- n. the act of changing from one use or function or purpose to another
- n. a successful free throw or try for point after a touchdown
- n. a change of religion
- n. a change in the units or form of an expression:
- n. act of exchanging one type of money or security for another
- n. a spiritual enlightenment causing a person to lead a new life
- n. (psychiatry) a defense mechanism represses emotional conflicts which are then converted into physical symptoms that have no organic basis
The term conversion by negation has been arbitrarily limited to the exact inferential procedure of permutation followed by simple conversion.
The great change in conversion is wrought upon the will, and consists in the resignation of that to the will of Christ.
There is no Hindu equivalent of what we call conversion.
The fact that Ehrman only mentions fear of Hell when talking about his conversion is as telling as what he doesn't mention: namely repentance of sin, and the love of Christ.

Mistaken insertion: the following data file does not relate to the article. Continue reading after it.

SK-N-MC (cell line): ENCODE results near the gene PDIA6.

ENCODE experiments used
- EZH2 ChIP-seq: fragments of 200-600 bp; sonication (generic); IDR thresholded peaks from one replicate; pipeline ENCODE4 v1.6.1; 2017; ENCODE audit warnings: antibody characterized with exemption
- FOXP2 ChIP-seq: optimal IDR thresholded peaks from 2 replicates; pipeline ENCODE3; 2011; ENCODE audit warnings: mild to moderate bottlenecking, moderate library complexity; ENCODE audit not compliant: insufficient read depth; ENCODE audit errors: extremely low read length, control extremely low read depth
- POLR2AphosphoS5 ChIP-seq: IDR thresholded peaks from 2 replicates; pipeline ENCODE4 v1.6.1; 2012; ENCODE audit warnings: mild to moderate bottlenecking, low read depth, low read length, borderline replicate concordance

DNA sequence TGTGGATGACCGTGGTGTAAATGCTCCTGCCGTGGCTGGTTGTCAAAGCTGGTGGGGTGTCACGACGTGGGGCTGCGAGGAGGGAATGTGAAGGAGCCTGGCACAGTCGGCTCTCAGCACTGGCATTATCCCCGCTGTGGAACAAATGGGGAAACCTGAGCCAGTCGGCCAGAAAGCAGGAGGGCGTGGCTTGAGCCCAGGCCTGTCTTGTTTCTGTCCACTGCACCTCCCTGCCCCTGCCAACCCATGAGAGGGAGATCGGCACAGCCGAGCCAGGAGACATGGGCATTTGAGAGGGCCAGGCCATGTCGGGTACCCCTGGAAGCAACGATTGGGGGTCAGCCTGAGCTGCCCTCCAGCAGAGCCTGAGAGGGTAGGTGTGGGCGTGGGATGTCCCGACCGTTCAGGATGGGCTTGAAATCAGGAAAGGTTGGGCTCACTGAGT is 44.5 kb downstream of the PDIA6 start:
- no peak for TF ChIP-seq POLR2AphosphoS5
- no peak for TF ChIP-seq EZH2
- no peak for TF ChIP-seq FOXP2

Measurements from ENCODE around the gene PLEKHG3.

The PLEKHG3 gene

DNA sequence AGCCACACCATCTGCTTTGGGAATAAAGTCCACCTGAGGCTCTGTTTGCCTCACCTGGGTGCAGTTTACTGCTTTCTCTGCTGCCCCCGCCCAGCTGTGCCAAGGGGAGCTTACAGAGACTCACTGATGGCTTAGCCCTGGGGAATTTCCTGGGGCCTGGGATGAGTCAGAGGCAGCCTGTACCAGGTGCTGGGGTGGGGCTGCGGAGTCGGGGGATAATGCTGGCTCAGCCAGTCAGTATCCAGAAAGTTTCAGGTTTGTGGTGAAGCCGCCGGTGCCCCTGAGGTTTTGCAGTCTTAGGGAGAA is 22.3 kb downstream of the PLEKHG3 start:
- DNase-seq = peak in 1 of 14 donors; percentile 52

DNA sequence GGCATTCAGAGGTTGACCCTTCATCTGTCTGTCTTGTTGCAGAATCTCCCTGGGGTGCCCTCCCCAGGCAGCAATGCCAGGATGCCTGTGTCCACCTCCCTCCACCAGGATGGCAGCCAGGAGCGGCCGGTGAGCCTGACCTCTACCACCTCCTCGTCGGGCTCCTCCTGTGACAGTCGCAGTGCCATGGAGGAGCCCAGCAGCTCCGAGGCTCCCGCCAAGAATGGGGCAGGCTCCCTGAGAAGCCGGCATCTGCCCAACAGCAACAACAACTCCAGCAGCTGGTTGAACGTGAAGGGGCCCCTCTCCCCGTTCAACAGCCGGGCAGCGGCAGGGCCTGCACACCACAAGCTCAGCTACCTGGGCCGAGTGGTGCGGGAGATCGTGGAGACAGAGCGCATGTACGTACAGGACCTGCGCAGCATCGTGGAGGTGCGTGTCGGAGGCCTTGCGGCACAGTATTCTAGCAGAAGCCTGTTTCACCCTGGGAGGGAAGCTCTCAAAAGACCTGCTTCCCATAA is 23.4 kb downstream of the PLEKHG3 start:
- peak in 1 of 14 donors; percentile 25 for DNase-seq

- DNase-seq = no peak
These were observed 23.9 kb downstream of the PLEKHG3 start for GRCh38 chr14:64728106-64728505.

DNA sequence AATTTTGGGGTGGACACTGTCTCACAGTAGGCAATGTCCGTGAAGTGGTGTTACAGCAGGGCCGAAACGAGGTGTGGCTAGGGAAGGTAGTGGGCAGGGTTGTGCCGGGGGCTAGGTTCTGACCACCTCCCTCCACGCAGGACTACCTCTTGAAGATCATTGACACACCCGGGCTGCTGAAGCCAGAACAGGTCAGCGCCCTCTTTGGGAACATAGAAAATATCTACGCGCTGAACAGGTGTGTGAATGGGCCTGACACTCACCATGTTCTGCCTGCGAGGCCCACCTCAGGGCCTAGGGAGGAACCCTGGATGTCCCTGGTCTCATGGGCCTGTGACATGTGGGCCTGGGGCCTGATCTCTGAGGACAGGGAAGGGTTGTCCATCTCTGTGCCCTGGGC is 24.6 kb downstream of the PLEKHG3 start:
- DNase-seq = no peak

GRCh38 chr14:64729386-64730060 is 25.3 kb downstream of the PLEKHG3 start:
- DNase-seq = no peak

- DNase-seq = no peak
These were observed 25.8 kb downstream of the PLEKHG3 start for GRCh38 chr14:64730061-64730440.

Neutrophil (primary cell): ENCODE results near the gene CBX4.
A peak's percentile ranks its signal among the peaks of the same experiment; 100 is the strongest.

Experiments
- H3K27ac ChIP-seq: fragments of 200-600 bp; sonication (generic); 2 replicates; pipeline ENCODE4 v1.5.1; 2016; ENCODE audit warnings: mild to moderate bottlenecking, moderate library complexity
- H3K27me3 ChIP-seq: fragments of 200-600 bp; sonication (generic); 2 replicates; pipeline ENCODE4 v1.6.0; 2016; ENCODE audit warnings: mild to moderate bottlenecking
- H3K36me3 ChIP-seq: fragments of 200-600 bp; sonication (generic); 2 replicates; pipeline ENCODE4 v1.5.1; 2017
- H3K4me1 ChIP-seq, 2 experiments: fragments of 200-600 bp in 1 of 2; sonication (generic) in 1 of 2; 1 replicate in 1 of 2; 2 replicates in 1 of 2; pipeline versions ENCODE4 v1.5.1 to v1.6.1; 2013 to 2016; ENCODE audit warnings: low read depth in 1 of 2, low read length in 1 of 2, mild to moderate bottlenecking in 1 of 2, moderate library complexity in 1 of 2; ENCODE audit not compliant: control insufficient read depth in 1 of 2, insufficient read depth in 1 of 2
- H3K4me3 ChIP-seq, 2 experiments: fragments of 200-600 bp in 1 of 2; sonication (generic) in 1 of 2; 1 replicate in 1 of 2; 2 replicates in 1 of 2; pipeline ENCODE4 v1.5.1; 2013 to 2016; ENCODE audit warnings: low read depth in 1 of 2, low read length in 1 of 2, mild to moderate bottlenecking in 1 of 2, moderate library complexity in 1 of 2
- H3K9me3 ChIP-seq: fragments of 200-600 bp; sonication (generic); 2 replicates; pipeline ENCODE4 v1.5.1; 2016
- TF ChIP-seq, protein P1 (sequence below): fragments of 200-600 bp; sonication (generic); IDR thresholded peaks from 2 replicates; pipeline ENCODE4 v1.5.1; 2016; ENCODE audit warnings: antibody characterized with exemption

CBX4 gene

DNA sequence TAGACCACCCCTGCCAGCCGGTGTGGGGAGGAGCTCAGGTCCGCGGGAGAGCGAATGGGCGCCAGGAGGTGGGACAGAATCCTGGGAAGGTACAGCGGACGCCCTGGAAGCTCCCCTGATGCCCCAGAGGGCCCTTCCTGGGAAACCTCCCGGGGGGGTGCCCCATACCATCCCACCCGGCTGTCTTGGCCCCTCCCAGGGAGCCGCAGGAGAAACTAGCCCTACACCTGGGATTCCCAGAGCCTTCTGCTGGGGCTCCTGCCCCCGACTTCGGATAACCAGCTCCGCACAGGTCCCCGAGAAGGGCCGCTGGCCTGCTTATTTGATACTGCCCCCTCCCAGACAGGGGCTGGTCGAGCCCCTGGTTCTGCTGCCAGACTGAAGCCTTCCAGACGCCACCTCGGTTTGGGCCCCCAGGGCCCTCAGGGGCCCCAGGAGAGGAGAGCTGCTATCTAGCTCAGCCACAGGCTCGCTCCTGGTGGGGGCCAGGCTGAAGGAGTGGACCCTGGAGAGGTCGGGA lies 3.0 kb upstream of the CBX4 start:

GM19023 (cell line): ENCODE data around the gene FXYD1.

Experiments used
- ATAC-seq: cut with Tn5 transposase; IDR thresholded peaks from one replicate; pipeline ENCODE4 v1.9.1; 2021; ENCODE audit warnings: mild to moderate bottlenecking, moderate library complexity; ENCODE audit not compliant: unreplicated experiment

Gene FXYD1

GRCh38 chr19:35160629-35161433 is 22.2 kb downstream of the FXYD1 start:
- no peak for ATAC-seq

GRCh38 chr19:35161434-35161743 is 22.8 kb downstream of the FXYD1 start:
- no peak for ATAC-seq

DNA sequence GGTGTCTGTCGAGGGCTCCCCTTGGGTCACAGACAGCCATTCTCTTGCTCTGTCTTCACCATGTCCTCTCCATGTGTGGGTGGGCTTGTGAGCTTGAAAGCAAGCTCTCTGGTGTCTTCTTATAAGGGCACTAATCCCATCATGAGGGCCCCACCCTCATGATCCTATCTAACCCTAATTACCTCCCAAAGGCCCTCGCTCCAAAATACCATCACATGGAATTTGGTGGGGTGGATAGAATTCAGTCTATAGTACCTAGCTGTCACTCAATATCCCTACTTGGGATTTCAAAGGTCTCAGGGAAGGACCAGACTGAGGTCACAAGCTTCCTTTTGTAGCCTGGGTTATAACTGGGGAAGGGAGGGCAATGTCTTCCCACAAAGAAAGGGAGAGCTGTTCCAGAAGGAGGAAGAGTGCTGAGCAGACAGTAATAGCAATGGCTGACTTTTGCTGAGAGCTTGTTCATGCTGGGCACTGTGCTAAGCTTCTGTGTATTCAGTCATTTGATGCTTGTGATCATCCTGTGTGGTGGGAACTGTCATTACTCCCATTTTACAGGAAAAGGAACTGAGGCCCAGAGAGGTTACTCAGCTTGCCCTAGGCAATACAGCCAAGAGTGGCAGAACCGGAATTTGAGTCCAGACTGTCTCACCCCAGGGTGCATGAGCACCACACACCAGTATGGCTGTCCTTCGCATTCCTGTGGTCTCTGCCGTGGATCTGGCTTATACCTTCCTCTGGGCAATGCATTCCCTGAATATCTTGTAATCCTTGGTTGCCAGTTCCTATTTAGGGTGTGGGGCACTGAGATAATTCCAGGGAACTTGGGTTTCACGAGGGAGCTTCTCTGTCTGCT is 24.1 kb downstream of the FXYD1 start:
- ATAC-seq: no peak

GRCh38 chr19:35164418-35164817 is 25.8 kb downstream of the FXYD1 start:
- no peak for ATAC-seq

The vehicle of their conversion is the child Adam as well as the miracles that God performed during the boy's final hours.
The development of the individual through these spiritual or religious stages is that process to which we most properly give the name conversion.
The source of their conversion is here stated to be God's prevenient grace. for they shall return -- Repentance, though not the cause of pardon, is its invariable accompaniment: it is the effect of God's giving a heart to know Him.
This, then, is his deliverance from darkness, his final triumph over darkness, what we call his conversion; for himself the most important of all epochs.
And this is first produced in him by that mighty spiritual change which we call conversion: which, being so rarely and seldom found in the hearts of men, (even where it is most pretended to,) is but too full and sad a demonstration of the truth of that terrible saying; That few are chosen; and consequently, but few saved.
All who are savingly converted are called by the grace of God; their conversion is the effect of his good pleasure concerning them, and is effected by his power and grace in them.